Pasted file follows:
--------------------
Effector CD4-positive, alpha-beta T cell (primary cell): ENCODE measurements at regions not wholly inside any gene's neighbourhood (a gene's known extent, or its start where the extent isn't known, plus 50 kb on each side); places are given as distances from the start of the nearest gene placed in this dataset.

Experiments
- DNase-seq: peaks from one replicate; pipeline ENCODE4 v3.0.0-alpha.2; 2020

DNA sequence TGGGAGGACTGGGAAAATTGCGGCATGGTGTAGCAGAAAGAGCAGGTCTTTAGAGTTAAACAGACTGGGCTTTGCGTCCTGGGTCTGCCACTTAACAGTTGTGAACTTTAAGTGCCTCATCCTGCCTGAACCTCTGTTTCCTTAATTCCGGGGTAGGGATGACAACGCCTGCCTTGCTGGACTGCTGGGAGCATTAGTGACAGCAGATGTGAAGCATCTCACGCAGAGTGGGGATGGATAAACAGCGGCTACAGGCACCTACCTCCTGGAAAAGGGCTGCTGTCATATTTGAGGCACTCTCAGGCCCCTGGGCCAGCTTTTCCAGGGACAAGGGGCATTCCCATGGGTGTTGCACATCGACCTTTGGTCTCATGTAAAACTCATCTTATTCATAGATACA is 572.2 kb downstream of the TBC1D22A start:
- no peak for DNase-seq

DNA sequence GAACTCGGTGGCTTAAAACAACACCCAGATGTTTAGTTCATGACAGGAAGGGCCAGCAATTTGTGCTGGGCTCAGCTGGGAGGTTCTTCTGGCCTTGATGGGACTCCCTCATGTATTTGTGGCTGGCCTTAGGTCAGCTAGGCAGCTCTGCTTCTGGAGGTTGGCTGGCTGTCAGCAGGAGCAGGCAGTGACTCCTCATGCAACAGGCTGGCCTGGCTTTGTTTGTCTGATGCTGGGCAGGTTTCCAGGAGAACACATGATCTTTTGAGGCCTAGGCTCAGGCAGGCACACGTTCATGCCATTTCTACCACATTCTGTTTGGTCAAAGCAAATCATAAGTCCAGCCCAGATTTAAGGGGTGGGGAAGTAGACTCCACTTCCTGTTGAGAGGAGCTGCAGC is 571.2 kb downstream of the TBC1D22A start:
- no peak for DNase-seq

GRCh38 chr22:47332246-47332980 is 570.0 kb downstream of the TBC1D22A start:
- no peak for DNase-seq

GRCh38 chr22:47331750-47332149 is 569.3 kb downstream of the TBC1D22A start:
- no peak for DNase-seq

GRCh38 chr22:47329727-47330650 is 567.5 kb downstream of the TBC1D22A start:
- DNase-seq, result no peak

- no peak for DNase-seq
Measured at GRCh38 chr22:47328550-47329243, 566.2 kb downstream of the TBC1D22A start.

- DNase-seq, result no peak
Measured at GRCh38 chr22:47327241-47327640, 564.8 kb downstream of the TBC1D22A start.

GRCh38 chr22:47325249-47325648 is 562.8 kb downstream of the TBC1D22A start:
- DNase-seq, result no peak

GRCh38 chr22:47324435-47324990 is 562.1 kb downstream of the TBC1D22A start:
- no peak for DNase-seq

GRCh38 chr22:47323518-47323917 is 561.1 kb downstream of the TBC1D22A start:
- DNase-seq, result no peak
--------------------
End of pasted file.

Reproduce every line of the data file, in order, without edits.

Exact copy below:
Effector CD4-positive, alpha-beta T cell (primary cell): ENCODE measurements at regions not wholly inside any gene's neighbourhood (a gene's known extent, or its start where the extent isn't known, plus 50 kb on each side); places are given as distances from the start of the nearest gene placed in this dataset.

Experiments
- DNase-seq: peaks from one replicate; pipeline ENCODE4 v3.0.0-alpha.2; 2020

DNA sequence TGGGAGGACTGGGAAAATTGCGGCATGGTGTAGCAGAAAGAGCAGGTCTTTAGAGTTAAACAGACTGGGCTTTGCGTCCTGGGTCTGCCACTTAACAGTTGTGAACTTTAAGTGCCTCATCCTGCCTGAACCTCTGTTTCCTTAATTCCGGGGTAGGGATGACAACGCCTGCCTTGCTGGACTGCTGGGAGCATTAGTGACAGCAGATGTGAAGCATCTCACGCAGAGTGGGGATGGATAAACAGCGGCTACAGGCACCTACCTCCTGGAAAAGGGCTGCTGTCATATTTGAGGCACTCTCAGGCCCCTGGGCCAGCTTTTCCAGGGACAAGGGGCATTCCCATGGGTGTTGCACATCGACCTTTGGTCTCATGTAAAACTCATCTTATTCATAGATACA is 572.2 kb downstream of the TBC1D22A start:
- no peak for DNase-seq

DNA sequence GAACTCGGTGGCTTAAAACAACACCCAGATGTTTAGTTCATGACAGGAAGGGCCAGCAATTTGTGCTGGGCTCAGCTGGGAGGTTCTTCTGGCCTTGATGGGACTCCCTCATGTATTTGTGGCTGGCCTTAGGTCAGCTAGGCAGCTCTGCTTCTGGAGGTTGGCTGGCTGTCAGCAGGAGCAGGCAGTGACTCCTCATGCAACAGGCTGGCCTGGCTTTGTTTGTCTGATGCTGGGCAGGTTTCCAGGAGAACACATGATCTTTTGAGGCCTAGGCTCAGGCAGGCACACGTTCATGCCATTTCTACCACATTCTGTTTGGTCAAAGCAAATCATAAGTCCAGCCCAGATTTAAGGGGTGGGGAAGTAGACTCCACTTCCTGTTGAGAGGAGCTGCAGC is 571.2 kb downstream of the TBC1D22A start:
- no peak for DNase-seq

GRCh38 chr22:47332246-47332980 is 570.0 kb downstream of the TBC1D22A start:
- no peak for DNase-seq

GRCh38 chr22:47331750-47332149 is 569.3 kb downstream of the TBC1D22A start:
- no peak for DNase-seq

GRCh38 chr22:47329727-47330650 is 567.5 kb downstream of the TBC1D22A start:
- DNase-seq, result no peak

- no peak for DNase-seq
Measured at GRCh38 chr22:47328550-47329243, 566.2 kb downstream of the TBC1D22A start.

- DNase-seq, result no peak
Measured at GRCh38 chr22:47327241-47327640, 564.8 kb downstream of the TBC1D22A start.

GRCh38 chr22:47325249-47325648 is 562.8 kb downstream of the TBC1D22A start:
- DNase-seq, result no peak

GRCh38 chr22:47324435-47324990 is 562.1 kb downstream of the TBC1D22A start:
- no peak for DNase-seq

GRCh38 chr22:47323518-47323917 is 561.1 kb downstream of the TBC1D22A start:
- DNase-seq, result no peak